I imagine it comes from the construction industry in the same way that a "firedoor" tries to prevent the spread of fire from one room to another a firewall tries to do the same with data but only allows that data that you intend to enter and leave.
Bluetooth (meaning dark complexion) is named after a Danish King from around 910AD who "united Denmarka and Norway" - whether he did this using wireless technology is debatable -
TWAIN was an acronym developed playfully from "technology without an important name." However, the TWAIN Working Group says that after the name chosen originally turned out to be already trademarked, an 11th hour meeting of the group came up with TWAIN, deriving it from the saying "Ne'er the twain shall meet," because the program sits between the driver and the application. The name is not intended to be an acronym.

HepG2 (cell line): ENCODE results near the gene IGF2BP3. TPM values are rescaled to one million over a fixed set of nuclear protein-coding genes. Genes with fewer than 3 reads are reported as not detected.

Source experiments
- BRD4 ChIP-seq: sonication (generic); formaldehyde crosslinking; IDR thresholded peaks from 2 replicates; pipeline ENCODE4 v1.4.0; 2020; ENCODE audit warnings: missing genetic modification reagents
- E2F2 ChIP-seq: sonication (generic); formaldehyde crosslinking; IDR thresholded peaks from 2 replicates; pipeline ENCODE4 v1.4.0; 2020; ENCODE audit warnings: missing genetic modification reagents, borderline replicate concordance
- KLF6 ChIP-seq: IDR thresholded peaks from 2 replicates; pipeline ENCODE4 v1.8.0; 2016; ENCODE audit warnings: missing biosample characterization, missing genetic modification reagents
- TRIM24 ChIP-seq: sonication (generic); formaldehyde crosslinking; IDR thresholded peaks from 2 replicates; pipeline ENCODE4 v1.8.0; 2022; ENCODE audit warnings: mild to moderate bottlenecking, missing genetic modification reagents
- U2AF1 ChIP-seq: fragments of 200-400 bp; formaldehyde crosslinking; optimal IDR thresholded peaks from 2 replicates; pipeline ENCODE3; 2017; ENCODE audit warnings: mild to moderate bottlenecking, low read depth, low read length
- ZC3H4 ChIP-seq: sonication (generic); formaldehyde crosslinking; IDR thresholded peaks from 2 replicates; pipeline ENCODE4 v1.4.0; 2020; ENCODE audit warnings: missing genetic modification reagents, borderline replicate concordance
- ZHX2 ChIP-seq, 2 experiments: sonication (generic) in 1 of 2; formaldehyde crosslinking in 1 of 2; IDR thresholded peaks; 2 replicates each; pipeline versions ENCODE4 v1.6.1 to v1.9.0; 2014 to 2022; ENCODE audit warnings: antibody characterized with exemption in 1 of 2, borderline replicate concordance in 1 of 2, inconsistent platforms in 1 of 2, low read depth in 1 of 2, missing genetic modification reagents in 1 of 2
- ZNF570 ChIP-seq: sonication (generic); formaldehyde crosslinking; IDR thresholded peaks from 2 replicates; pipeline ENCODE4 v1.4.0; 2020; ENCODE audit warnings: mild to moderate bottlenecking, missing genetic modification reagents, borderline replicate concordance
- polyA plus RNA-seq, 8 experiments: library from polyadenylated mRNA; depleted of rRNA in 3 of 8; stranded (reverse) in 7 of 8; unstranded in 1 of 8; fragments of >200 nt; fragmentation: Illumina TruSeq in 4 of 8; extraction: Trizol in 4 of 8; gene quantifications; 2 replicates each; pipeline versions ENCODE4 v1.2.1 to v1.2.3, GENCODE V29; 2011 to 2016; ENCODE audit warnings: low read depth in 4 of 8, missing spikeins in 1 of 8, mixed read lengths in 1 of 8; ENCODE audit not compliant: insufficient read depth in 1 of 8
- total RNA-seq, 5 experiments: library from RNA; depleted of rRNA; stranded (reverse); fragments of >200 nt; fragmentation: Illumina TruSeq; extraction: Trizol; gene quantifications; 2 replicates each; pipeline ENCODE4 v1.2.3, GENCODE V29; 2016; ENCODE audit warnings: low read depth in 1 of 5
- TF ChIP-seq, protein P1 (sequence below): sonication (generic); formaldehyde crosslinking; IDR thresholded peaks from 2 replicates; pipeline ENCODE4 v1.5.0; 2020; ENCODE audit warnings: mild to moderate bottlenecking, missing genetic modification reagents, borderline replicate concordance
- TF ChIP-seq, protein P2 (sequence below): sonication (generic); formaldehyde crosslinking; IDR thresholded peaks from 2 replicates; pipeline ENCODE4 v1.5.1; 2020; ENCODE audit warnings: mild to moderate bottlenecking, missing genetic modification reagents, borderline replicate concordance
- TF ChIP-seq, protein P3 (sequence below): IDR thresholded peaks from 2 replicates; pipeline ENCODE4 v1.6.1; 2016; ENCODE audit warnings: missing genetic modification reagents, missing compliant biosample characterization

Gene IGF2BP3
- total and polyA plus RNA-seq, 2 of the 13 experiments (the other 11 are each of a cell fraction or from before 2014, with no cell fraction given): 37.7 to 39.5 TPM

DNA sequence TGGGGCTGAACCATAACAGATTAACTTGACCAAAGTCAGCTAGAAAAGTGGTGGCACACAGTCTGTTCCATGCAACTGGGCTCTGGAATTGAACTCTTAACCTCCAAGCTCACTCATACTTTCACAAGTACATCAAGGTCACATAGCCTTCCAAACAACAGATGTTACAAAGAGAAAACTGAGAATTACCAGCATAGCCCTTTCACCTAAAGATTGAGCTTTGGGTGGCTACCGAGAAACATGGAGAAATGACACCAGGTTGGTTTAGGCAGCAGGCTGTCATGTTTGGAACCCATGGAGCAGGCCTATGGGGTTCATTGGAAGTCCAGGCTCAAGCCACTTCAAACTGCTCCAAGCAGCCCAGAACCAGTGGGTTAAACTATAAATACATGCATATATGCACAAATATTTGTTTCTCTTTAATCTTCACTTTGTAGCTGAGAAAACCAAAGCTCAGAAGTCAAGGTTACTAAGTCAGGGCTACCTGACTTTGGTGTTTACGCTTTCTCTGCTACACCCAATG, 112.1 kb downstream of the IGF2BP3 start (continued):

A fire wall is a type of wall that is designed to prevent a fire on one side of the wall from passing to the other side. This may be between two neighbouring houses (ever wondered why the dividing wall in terraced houses continues through the roof, not just up to it?), or to separate the hazardous process area in a factory from the non-hazardous area, and so on.
By analogy, a computer firewall provides a total barrier between two sides of a network, typically the inner, private, LAN, and the wider WAN or Internet. It therefore acts similar to a fire wall - keeping the occupants on one side safe from the harm that can exist on the other side.